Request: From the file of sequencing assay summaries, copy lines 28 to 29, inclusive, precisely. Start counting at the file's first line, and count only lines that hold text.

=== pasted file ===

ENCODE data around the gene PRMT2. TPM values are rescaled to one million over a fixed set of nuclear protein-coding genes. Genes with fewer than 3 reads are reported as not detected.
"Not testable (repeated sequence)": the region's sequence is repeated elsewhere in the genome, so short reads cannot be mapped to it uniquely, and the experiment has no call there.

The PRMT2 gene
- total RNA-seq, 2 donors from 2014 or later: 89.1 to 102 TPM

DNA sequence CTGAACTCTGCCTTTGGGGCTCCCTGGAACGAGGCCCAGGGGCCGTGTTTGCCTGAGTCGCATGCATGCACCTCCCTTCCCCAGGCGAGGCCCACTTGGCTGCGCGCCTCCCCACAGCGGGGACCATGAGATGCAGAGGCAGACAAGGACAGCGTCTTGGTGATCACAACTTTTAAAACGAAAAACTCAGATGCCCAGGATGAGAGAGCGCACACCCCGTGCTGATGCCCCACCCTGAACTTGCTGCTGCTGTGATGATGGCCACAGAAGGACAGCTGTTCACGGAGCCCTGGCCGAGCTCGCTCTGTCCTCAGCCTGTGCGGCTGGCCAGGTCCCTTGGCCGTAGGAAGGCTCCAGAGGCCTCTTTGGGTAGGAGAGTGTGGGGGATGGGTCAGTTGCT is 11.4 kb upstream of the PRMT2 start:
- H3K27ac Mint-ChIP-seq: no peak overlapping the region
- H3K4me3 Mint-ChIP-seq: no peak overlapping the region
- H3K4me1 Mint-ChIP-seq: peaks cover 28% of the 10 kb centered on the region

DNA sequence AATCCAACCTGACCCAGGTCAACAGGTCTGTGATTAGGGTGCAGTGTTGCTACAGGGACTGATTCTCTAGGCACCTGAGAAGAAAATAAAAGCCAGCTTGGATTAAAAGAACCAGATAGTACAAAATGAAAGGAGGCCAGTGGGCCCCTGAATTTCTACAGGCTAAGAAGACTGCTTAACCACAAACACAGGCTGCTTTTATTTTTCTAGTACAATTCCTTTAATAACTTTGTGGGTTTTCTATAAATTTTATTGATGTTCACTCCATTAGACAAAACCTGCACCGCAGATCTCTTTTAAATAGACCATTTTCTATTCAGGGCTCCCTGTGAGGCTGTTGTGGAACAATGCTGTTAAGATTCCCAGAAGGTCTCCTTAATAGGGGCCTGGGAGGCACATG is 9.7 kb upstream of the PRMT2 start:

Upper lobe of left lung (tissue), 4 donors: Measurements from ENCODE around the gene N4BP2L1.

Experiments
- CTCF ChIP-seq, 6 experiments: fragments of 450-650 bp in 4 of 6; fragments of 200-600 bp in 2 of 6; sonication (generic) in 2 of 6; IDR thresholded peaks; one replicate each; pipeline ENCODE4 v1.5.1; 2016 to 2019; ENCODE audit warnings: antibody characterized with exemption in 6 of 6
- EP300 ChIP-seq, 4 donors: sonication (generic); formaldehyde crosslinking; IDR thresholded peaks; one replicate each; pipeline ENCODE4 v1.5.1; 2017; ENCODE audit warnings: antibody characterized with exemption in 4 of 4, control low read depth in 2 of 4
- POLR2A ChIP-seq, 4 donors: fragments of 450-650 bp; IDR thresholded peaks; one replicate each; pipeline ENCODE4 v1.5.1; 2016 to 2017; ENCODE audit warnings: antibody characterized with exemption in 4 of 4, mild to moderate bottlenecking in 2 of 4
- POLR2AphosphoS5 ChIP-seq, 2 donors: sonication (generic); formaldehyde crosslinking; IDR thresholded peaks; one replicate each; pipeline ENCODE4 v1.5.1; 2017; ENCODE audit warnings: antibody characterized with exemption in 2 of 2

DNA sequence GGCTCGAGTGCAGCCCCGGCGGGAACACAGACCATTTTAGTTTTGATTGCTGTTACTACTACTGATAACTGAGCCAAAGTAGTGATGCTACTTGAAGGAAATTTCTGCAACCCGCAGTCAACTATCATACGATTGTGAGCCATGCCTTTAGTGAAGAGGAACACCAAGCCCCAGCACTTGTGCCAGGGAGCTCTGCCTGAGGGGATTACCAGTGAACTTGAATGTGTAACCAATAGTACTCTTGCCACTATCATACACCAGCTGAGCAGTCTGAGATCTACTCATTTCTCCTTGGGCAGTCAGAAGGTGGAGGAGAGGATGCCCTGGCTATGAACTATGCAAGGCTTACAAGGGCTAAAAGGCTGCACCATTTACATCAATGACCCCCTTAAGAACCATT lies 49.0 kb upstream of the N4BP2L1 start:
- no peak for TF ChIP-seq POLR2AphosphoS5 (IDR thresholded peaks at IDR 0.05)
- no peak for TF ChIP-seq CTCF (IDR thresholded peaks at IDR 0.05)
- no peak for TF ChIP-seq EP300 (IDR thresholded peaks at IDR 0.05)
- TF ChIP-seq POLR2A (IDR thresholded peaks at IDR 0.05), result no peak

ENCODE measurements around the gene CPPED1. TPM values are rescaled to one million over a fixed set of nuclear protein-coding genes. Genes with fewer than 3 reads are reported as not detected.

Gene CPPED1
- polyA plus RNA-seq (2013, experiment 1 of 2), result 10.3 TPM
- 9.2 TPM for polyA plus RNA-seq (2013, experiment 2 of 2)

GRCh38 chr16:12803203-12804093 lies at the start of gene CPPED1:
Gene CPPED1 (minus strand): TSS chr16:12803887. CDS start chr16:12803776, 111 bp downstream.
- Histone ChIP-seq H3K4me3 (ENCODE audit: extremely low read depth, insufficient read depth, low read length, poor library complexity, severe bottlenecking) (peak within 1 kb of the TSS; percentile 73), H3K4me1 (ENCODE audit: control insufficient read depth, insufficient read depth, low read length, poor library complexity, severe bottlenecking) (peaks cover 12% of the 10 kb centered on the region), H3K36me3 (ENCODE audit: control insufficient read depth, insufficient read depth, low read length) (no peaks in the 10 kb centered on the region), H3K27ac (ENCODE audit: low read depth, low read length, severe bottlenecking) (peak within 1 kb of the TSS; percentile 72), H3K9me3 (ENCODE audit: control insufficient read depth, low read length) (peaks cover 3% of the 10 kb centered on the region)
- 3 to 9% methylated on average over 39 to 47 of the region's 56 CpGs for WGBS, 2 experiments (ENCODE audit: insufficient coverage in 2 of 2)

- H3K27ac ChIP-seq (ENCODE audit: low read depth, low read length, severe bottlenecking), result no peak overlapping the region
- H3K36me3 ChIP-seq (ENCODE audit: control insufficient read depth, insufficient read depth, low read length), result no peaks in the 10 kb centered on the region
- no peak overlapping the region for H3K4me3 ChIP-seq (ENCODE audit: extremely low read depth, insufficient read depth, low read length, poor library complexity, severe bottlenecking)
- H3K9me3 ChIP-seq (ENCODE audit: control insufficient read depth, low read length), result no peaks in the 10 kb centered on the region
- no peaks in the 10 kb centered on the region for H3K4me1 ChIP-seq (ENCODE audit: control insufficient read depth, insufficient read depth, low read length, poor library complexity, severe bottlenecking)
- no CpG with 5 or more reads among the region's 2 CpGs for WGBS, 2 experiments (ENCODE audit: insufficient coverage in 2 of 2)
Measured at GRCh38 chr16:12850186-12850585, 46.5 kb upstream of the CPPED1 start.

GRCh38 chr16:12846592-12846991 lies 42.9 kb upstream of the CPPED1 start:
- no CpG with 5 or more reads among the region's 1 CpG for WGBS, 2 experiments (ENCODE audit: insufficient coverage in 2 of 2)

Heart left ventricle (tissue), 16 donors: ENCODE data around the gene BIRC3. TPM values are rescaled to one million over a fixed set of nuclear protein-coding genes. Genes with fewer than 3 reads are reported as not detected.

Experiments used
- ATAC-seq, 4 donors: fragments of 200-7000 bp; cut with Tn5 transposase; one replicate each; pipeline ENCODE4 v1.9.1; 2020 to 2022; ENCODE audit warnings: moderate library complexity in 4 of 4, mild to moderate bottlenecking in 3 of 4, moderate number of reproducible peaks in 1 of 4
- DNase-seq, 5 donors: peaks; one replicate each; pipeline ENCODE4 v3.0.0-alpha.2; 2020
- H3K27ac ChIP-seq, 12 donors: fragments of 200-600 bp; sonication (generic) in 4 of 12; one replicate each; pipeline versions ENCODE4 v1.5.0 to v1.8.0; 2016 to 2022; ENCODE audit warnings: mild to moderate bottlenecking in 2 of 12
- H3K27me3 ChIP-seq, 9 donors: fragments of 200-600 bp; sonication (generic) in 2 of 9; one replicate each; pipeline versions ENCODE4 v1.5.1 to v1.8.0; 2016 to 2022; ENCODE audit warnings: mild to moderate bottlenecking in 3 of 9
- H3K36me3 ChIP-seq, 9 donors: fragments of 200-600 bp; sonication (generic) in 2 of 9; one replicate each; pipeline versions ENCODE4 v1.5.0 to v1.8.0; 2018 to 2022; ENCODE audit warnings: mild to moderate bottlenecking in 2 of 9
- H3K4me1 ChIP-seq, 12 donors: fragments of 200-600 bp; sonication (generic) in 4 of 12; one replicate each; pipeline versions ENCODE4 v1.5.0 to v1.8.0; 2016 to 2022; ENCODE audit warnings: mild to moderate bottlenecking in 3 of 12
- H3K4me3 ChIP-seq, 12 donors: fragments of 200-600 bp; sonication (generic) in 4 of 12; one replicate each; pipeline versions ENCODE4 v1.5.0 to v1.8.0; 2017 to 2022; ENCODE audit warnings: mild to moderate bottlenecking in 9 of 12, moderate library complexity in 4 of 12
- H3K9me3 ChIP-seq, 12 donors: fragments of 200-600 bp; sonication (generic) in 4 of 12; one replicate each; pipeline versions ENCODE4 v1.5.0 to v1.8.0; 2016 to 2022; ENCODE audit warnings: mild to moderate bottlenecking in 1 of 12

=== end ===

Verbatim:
- 3 to 9% methylated on average over 39 to 47 of the region's 56 CpGs for WGBS, 2 experiments (ENCODE audit: insufficient coverage in 2 of 2)

- H3K27ac ChIP-seq (ENCODE audit: low read depth, low read length, severe bottlenecking), result no peak overlapping the region